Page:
Moro was the architect, under the direction of Sir Leslie Martin, of the Royal Festival Hall on London's South Bank. It is one of few modern buildings in this country that has been consistently popular from the day it was opened in 1951. Plans to complete a full restoration of the RFH, now a Grade I listed building, in time for its 50th anniversary in 2001 have persuaded Moro to return to the building. On Saturday, he will be there for a prestigious symposium to celebrate the RFH and to preview what looks like a bright future.
Moro is lucky to have survived the war. He was interned on the Isle of Man with, among others, Sir Nikolaus Pevsner and members of the Amadeus Quartet, and then was nearly dispatched to Canada; the ship he might have been sent on was sunk in the mid-Atlantic. He is luckier still to have built the RFH. Only the unswerving support of Herbert Morrison, the former leader of London County Council, kept the radical project alive at a time of rationing and acute shortages.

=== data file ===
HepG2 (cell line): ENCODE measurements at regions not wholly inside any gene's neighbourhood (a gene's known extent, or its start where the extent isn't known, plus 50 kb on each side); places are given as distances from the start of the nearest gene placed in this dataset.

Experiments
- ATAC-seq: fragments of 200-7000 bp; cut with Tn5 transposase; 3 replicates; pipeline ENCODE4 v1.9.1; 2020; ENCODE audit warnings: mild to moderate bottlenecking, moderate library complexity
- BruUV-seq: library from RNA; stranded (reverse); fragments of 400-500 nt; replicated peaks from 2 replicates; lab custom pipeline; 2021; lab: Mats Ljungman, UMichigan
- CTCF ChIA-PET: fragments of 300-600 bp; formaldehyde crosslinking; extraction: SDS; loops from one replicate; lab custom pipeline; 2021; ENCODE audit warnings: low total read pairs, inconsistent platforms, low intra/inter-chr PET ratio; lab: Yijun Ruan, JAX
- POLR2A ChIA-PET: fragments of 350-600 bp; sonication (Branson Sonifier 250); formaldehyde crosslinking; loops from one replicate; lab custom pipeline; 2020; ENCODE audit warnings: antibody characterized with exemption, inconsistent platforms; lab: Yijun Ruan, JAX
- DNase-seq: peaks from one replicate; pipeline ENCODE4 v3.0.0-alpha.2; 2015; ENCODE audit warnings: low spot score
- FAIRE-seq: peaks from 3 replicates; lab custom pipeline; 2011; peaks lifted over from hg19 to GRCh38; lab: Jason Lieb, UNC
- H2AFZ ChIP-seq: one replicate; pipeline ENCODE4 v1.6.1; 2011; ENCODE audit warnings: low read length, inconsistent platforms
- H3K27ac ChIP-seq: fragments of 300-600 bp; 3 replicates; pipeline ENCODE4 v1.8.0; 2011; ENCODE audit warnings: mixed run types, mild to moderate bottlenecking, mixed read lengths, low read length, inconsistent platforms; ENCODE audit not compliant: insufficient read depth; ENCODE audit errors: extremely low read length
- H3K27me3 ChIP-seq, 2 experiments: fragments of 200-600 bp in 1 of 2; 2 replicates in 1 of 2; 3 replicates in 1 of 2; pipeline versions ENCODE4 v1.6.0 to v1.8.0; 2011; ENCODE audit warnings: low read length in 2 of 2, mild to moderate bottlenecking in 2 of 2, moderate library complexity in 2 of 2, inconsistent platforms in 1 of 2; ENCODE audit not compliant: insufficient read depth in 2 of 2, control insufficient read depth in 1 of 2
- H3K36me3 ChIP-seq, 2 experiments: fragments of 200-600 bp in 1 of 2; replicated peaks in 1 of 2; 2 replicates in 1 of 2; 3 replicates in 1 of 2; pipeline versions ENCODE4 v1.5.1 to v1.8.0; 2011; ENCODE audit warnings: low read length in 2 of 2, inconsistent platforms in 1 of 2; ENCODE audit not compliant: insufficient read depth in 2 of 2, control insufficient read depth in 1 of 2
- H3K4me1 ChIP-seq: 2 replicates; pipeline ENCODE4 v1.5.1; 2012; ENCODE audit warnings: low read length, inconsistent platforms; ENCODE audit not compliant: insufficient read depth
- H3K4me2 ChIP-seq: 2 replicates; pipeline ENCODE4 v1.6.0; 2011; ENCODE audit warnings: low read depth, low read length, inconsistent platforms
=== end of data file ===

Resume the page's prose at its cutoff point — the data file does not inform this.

Clement Attlee laid the foundation stone of this "people's palace" as it was called, in 1948. It opened as the showpiece of the Festival of Britain in 1951, was reviled by the Tory press and sneered at by, among others, Evelyn Waugh. But they were proved wrong. The people took the RFH to their hearts and still do. Now it is at the centre of Sir Richard Rogers's plan to revitalise the South Bank.
If you would like to meet Moro, Rogers and others who have shaped the Royal Festival Hall, dig deep into your pocket and book a seat at the one-day Twentieth Century Symposium at the RFH on Saturday. Tickets cost pounds 30, and include lunch and a detailed tour of the building. Call 0171-250 3857.Reuse content